Joshua: OK, so reprograming the habits. I mean part of teaching leadership is to get habits habitual. And I would guess you picked 30 days. I would guess that’s from your experience was… Why 30 days? I think I know the answer. Well, it’s…

Everett: So 30 days is a good number of a pilot program of any sort. We pilot things in the army all the time, we pilot things at West Point and a 30-day period is good enough that you can see trends and you can reassess. So also, it’s a good time for you to be able to come back up to check on how I’m doing with it.

Joshua: OK. I was going to guess also that you’re anticipating that by that time the cognitive load would go away there was habitual and you didn’t have to think about it.

Everett: It’s funny you said that because earlier, I think it was yesterday even I was thinking about it that my behavior is shifting a little bit because of this, because I’ve been thinking about it at home as well. It’s easier to use a recyclable glass or something at home but still water bottles are an option when I run out the door to work out, to go take my kids somewhere, to go to a practice, let’s grab a water bottle or grab a recyclable bottle. And now my natural state is to look for a reusable bottle. So I think it’s starting to change my behavior. So kind of you got it earlier you know our choices and our actions over time become our habits and our habits get internalized and then that internalization becomes our character and no longer you having to choose to make those actions. They just become natural. So hopefully I’m getting more in that cycle of making an environmentally conscious decision at least with using a reusable water bottle.

Joshua: It sounds like that one’s maybe not totally automatic but you weren’t describing suffering when you were looking for the bottle yesterday. And am I reading that you’re… Okay you took it from here and now you’re applying it to home. It sounds like you’re applying it in other places. And here’s a way I think of it. Is this applicable to you? I don’t want to lead the witness here but to me I feel like if I make a little change to my life and it improves my life, then the next change I don’t want to make a small change. I want to make a bigger change. Because if it improves my life, I should do more. And that’s what’s led me to do things like not flying and all these other things that I do that I wouldn’t have conceived of before. How does that sound to you? Is that consistent with your experience?

Everett: Well, I think it matters what drives us. You know we are driven my personal satisfaction in making a difference and for others like you know we’re having an early conversation about. I think the pride in taking care of your environment is leaving it better or at least as good for people that will follow us. You know we know many of those people by name but there’s hopefully millions more that we don’t. And so you know I’ve been thinking about the water bottle problem. It’s a challenge that can potentially leave the world a little better for others. And if that gives me a little personal satisfaction which it does it’s always encouraging that maybe something bigger can lead to even more personal satisfaction.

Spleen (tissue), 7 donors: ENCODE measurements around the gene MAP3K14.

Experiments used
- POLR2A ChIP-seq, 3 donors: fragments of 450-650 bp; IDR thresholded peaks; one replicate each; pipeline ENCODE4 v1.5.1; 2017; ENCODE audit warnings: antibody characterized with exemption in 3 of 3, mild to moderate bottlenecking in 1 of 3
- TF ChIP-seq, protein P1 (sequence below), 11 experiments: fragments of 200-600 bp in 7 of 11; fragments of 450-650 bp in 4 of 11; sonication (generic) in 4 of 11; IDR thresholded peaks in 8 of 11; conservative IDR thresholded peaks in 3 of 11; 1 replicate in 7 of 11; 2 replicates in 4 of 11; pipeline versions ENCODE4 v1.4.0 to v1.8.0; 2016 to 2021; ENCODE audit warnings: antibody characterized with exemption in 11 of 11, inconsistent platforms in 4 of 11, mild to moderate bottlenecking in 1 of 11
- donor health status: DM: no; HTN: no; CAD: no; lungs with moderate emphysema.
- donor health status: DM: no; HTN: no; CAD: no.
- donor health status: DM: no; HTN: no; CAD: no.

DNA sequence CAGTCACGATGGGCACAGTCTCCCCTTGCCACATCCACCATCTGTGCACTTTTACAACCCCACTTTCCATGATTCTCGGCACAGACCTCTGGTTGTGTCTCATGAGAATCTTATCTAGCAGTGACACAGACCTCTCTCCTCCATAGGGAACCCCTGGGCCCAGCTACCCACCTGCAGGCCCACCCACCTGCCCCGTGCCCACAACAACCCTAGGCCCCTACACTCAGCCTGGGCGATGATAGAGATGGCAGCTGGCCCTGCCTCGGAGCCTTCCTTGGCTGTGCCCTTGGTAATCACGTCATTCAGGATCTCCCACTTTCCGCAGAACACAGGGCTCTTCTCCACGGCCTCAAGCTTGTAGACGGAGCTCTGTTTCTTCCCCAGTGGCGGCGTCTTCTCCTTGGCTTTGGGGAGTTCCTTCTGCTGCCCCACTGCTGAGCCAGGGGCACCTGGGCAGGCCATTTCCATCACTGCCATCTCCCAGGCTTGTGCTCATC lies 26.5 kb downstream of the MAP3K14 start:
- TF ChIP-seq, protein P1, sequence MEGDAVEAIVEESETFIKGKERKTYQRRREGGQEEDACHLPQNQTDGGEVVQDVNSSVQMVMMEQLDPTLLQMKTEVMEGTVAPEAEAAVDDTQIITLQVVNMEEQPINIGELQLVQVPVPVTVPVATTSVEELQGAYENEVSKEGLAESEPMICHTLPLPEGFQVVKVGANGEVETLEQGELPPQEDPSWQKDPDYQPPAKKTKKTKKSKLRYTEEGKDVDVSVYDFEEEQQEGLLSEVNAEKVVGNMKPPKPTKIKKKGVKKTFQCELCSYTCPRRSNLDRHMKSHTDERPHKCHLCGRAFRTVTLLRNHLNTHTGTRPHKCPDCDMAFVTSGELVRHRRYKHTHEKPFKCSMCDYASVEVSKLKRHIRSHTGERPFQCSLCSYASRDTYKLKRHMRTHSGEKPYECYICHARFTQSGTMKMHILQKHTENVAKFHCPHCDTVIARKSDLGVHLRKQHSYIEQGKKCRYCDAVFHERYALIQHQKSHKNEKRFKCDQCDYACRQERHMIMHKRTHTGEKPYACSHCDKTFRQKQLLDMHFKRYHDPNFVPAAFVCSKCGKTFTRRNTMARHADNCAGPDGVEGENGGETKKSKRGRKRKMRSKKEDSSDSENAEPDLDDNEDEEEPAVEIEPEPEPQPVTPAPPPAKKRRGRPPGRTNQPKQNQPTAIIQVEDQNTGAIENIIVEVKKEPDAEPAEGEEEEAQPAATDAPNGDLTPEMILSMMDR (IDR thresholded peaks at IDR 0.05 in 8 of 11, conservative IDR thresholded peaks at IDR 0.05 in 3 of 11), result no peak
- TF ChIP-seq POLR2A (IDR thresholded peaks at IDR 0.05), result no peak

Joshua: I’m reading more and more benefits and less and less cost. It seems like this is like… There are a lot of exercises people could do to learn about themselves to grow and develop, to challenge themselves. And that feels like it’s fitting in. Is that what it has become for you?

Everett: I think it’s been fun. I appreciate the challenge. I think the older we get, the less likely we are to do things like this. You know we’re challenged a lot in our youth by external sources, our teachers, our parents, our mentors. When we get older people just don’t challenge us anymore. I think they expect us to challenge them. So I found it a little bit amusing the challenge and I found it fun in retrospect. And even though it’s a small thing in the scope of the world it’s been neat.

Joshua: I like this. Let the record show amusing, fun, neat and recalling childhood.

Everett: It’s funny. There was a little bit related story from my dad. He was a small businessman and had his own health practice actually. And it wasn’t in a poor neighborhood of Pensacola Florida and it was in a mixed residential commercial neighborhood and right across the street from my dad was a couple of private residents and single-family homes had chain link fence around it in the front yard which you usually don’t see. Those were for security. It was not the safest place at night.

Joshua: Is this a story you told last time about cleaning up..?

Everett: Oh, yes.

Joshua: Because he didn’t really have the chance to do.

Everett: That’s right. Cleaning up the bottles. So I wonder if those bottles in my mind made it, “Hey, I’m cleaning the bottles now in a different way.” Right now I’m cleaning up bottles in a different way by not creating bottles, brothers.